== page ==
Clairo's "Bubble Gum" and "Sis" Showcase the Early Promise of an Anti-Pop Star


Claire Cotrill, better known as Clairo on the Internet and across thousands of playlists, has skyrocketed over the past couple of years to exist as the pinnacle of lo-fi, wistful anti-pop that embodies the down-to-earth experiences of simply growing up and attempting to figure out what growing up means. A now veritable staple of the anti-pop genre, Clairo is poised, if she has not already, to bring her sweet lo-fi lullabies to the world at large. And in revisiting two of her earliest works, one can see hints at the star DJ baby benz was always meant to be.

Originally released on Soundcloud and largely unavailable elsewhere, "Bubble Gum" and "Sis" illustrate an early fascination with the roots of the genre Clairo would go on to inform. "Bubble Gum," a four-year old  single, which has existed as a Clairo deep cut until now, is as straightforward a song about the push-and-pull of teenage love as they come. Existing behind a permanent layer of fuzz, clairo wistfully sings, "Sorry I didn't kiss you/ But it's obvious I wanted to."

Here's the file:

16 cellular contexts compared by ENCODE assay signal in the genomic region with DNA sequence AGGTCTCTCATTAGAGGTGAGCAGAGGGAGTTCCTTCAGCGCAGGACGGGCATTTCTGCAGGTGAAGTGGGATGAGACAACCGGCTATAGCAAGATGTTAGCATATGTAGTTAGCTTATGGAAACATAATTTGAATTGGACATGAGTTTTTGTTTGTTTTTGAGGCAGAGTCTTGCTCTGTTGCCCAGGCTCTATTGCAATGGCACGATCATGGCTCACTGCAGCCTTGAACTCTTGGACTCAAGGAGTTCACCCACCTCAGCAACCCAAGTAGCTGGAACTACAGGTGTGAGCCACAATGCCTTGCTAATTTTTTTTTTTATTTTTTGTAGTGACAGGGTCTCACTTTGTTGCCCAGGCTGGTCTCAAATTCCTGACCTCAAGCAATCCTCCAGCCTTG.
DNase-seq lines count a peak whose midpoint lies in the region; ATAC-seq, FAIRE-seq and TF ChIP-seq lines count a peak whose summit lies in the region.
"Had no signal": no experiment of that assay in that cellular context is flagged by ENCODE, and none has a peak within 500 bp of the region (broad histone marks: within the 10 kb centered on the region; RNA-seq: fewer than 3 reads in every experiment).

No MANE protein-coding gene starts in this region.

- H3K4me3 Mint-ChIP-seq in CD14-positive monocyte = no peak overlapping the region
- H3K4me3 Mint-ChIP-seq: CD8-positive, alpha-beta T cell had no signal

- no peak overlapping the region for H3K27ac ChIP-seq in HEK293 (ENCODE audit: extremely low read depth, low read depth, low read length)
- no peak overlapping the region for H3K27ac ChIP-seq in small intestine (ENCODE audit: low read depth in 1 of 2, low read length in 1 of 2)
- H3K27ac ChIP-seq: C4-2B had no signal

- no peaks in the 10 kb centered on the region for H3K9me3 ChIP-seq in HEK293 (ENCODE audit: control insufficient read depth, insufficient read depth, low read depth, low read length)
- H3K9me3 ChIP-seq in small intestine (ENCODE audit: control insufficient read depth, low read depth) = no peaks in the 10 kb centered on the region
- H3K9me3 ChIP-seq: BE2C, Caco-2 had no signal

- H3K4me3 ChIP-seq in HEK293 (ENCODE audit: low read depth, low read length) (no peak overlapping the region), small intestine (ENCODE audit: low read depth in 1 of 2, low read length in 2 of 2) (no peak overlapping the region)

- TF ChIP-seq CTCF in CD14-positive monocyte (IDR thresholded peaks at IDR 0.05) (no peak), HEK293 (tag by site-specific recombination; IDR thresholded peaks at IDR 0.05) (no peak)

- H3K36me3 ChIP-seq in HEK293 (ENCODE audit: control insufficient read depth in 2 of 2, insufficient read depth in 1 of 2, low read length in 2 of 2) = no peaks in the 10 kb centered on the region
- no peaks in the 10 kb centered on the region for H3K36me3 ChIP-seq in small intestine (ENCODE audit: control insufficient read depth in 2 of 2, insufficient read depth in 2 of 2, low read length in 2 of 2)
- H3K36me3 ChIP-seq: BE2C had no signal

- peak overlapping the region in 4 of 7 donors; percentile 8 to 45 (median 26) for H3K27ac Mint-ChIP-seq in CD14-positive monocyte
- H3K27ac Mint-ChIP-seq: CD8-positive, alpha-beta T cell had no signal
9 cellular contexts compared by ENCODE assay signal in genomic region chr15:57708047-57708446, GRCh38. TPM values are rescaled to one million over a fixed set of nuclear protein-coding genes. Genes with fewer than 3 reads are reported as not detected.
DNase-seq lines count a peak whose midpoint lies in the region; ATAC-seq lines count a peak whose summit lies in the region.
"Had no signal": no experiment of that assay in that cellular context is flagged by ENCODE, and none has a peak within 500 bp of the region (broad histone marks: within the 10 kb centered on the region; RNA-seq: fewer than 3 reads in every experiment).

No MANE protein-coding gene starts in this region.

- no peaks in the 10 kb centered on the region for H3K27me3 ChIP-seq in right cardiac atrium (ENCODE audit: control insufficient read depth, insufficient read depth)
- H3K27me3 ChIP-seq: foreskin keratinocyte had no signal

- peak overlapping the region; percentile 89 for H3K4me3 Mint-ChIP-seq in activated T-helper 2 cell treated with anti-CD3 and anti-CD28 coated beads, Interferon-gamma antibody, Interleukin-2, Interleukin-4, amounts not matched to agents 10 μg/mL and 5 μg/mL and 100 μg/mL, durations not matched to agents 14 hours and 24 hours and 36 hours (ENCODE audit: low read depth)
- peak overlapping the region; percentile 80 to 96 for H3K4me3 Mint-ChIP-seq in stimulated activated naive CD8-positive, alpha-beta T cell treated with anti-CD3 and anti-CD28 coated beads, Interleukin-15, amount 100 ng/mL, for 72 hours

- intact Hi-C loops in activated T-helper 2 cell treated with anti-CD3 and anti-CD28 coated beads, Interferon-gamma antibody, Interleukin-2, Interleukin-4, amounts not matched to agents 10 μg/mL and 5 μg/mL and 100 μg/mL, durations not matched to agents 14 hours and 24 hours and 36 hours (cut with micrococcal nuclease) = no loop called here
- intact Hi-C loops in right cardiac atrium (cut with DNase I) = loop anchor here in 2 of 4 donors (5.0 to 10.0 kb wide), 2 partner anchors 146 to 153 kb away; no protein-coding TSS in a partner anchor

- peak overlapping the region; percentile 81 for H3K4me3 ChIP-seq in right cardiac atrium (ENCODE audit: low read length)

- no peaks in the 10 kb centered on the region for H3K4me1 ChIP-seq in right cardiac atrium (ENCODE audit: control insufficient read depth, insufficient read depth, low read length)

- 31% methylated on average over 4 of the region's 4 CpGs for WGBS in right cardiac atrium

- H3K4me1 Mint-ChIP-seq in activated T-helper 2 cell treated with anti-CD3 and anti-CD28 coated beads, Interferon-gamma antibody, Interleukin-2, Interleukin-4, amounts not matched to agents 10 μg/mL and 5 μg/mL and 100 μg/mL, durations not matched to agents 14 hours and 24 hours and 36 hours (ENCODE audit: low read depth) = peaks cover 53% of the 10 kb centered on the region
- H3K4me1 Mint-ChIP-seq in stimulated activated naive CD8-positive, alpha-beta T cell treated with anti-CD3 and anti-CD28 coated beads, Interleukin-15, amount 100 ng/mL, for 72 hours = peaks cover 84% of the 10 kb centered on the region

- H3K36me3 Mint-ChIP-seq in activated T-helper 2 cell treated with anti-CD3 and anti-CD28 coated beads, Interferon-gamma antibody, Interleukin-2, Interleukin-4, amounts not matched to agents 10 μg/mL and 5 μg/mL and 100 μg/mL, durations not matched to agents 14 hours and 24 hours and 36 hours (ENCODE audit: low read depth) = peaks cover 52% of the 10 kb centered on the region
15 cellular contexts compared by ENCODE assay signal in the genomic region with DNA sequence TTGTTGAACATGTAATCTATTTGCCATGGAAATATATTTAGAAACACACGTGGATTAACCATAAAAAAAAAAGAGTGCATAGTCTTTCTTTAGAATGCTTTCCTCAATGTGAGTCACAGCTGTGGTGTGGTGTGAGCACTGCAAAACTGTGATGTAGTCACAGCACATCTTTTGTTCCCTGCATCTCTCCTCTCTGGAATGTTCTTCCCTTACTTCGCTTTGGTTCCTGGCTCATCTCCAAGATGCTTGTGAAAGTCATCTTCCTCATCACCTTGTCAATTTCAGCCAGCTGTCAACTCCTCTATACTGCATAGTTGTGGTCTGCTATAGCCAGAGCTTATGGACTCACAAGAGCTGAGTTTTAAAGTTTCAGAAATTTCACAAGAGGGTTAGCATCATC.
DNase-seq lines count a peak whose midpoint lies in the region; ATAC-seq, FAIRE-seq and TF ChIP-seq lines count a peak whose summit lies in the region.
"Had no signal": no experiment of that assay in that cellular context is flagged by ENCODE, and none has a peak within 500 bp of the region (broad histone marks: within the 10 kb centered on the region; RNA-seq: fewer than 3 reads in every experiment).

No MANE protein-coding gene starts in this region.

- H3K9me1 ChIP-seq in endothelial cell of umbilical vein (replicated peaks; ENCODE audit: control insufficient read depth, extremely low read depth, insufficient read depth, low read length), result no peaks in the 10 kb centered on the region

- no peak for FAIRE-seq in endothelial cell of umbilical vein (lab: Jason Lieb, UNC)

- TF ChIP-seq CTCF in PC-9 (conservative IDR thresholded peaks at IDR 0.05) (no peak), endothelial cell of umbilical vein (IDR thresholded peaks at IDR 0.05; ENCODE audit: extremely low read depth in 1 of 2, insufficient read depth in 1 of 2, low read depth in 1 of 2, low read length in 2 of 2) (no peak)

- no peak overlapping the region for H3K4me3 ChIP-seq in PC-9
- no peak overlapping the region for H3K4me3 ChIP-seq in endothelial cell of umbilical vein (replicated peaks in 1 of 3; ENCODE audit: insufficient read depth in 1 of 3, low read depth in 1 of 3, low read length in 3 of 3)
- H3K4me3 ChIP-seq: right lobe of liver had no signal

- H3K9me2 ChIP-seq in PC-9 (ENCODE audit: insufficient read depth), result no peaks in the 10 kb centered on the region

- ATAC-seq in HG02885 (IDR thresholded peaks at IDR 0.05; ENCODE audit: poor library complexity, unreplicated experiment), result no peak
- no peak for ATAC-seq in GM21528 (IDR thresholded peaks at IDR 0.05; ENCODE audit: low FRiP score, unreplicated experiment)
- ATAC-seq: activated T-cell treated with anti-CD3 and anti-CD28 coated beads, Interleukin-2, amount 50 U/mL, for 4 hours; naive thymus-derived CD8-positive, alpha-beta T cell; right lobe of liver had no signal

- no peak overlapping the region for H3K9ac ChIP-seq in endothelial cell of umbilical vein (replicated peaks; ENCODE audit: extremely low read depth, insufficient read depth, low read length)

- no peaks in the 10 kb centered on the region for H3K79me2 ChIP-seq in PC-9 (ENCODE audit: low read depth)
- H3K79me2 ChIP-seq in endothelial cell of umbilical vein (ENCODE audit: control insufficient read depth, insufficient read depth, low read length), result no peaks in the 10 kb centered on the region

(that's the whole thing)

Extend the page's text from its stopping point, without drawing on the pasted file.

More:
The song itself is rough around the edges but to polish the original in any way feels like it would be a disservice to the then 16-year-old clairo who created "Bubble Gum." Keeping even the out-of-place twang of the ukulele intact, "Bubble Gum" encapsulates an artist's early enchantment with transforming her lived, often not perfectly understood feelings, by even herself, into song.

Meanwhile, on "Sis," a track which was released two years later, we begin to see a more fully-realized Clairo. In contrast to the lone ukulele that made up "Bubble Gum," "Sis" falls more in line with the world of indie rock or folk in regard to instrumentation. However, the sentiment of evolving young love remains roughly the same. Conquering the aforementioned butterflies of a first kiss, Clairo dives deeper in "Sis" to explore themes of emotional and physical intimacy. Taken together, "Bubble Gum" and "Sis" are akin to a timeline of an artist finding their voice, a voice that would come to charm the world over in the viral hits "Pretty Girl" and "Flaming Hot Cheetos."

For more on Clairo, revisit the first time we discovered the anti-pop star to be.

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